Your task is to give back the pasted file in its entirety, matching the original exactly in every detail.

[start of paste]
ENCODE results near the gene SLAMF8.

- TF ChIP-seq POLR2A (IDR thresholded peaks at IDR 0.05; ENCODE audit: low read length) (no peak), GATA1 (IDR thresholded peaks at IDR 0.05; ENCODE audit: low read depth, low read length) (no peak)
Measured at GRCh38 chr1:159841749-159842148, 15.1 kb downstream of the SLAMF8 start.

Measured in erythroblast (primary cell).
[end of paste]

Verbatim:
ENCODE results near the gene SLAMF8.

- TF ChIP-seq POLR2A (IDR thresholded peaks at IDR 0.05; ENCODE audit: low read length) (no peak), GATA1 (IDR thresholded peaks at IDR 0.05; ENCODE audit: low read depth, low read length) (no peak)
Measured at GRCh38 chr1:159841749-159842148, 15.1 kb downstream of the SLAMF8 start.

Measured in erythroblast (primary cell).